There seems to be a recent trend on the internet and in the lives of readers wherein long-time fans of books are recreating (or inventing!) favorite scenes that feature descriptions of food. Whether it’s coming up with recipes inspired by the food in books (see my sister’s recent discovery of the new Downton Abbey Cookbook), or simply photographing memorable food moments, there is a literary food explosion!
One of my favorites is this blog, called Food Through the Pages, where the blog’s creator, Chelsea Monroe-Cassel, invents recipes inspired by foods largely from sci-fi, fantasy, and historical fiction novels. She is the co-author (with Sariann Lehrer) of A Feast of Ice and Fire: The Official Game of Thrones Companion Cookbook. I have yet to get my hands on a copy of this marvelous-sounding book but the recipes are divided by region (The Wall, The North, The South, King’s Landing…) and sample recipes include Cream Swans, Aurochs with Roasted Leeks, The Old Bear’s hot spiced wine, Three-finger Hobb’s Breakfast, lemon cakes, and honeyfingers. The list goes on.
Most of the recipes contained in the cookbook are no longer on her blog, but the blog is full of recipes from all different authors. Some of the most delectable-looking are her recipes from one of my favorite contemporary fantasy authors, Scott Lynch, and his book, The Lies of Locke Lamora. I always drooled over the extravagant descriptions of food in his books, so when I found out that somebody had actually come up with a way to make things like Marzipan Dragonflies and a drink called a Ginger Scald, I was beyond impressed.
Other notable recipes include Venison Stew from Diana Gabaldon’s Outlander series, Welsh Rabbit from The Hobbit, Lamb Stew with Dried Plums from The Hunger Games, and of course, Butterbeer from Harry Potter. The great thing about this blog is that she is constantly inventing and posting new recipes, so be sure to keep checking back for more fabulous literary-inspired delicacies.
The inspiration for this post comes from an NPR article sent to me by a friend of mine this morning, about a San Francisco-based designer named Dinah Fried, who has been recreating literary meals from her favorite books and photographing them to evoke some of the sensory and emotional tones from the original scenes. Pictured above is her recreation of the gruel scene from Oliver Twist. I love the details in this photograph that make it so evocative– the way the gruel is smeared on the edge of the bowl and the watered-down quality of the milk in the mug. Her other images are equally striking; I particularly enjoy her recreation of a dinner from To Kill a Mockingbird and the toasted cheese Heidi eats with her grandfather.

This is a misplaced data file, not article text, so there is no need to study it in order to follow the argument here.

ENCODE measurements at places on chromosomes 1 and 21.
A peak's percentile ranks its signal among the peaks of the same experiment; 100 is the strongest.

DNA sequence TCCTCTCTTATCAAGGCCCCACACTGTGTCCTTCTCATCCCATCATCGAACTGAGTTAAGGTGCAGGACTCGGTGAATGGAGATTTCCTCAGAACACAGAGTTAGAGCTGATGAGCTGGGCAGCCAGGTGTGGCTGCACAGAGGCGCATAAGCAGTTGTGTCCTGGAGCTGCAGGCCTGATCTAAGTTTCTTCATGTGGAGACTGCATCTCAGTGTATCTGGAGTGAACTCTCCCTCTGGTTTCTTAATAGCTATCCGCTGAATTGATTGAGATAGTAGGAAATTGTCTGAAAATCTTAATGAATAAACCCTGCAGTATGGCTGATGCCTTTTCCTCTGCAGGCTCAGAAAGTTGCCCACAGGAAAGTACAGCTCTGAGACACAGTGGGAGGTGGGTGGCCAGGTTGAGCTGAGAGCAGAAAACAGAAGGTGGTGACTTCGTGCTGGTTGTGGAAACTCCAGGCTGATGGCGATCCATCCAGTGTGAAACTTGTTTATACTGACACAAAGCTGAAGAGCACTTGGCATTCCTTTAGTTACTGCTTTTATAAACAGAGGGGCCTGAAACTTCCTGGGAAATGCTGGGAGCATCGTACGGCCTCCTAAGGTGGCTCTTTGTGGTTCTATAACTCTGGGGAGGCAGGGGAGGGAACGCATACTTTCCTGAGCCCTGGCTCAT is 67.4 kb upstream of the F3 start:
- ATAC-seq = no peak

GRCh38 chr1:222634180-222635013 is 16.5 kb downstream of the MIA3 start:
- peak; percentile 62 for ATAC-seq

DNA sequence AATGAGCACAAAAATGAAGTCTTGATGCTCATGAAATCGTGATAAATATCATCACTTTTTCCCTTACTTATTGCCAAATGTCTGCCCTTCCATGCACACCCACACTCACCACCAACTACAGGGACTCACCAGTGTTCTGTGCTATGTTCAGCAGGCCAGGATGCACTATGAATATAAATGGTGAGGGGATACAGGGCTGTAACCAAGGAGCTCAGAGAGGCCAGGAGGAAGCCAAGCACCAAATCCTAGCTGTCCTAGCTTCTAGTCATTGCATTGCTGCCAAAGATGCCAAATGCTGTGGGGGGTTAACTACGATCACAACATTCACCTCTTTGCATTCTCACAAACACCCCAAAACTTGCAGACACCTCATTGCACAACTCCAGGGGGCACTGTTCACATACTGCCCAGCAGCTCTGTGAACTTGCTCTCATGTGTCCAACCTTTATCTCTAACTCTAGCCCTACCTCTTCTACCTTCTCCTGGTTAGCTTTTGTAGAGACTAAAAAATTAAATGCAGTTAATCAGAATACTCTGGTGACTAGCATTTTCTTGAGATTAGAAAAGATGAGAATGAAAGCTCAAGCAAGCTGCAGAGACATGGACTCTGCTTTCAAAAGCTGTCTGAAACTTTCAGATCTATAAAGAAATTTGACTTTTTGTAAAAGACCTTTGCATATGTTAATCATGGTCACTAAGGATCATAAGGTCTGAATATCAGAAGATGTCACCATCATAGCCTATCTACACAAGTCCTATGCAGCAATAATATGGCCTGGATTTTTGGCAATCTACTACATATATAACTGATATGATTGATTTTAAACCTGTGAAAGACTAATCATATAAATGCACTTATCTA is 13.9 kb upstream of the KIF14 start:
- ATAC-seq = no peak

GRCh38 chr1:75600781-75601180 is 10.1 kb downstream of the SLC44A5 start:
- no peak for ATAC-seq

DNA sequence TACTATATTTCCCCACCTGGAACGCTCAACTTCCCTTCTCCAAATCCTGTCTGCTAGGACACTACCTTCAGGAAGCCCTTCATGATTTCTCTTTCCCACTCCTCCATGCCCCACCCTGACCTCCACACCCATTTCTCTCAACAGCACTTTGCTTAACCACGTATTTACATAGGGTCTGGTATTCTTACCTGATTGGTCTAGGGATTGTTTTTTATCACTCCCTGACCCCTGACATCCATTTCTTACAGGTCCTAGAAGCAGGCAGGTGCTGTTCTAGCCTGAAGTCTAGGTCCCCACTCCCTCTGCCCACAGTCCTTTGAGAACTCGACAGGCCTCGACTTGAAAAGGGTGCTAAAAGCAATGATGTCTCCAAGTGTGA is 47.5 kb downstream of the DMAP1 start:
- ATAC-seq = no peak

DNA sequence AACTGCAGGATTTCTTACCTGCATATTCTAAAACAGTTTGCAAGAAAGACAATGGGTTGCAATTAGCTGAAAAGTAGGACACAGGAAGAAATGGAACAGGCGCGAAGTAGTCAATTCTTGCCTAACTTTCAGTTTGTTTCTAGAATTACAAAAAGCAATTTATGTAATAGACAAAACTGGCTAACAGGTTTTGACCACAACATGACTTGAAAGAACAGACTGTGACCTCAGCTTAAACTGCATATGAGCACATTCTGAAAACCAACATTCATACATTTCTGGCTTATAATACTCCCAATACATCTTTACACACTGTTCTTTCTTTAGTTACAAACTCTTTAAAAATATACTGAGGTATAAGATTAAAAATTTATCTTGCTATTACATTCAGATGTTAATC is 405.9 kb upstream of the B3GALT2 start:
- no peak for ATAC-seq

When we were younger, my sister and I loved making recipes from the American Girl cookbooks- Molly’s coffeecake and Kirsten’s potato soup were among our favorites. We also had the wonderful Roald Dahl’s Revolting Recipes, which we never had much success with because the recipes were a bit beyond our skill, but we loved poring over the pictures and the names of the different foods. Roald Dahl’s descriptions of food always made my mouth water. I remember in particular the description of the feast they ate every summer with Roald’s Norwegian grandparents- the fresh fish and new potatoes, and always last the heaps of ice cream mixed with little bits of crisp buttery toffee.
The other major contender for all-time favorite descriptions of food are obviously The Little House on the Prairie books, but I could do an entire post specifically devoted to that (in fact, I intend to!). That was another literary cookbook we longed to tackle as children but never actually managed more than one or two recipes. There is talk of returning to this task once again, in order to create a true Laura Ingalls Wilder-inspired feast. If this auspicious event does take place, we will obviously do a post about it.
I’m sure there are dozens more literary-food related blogs and books out there, so please comment with any that you have come across! In the eyes of this blogger, there can never be too many literary feasts!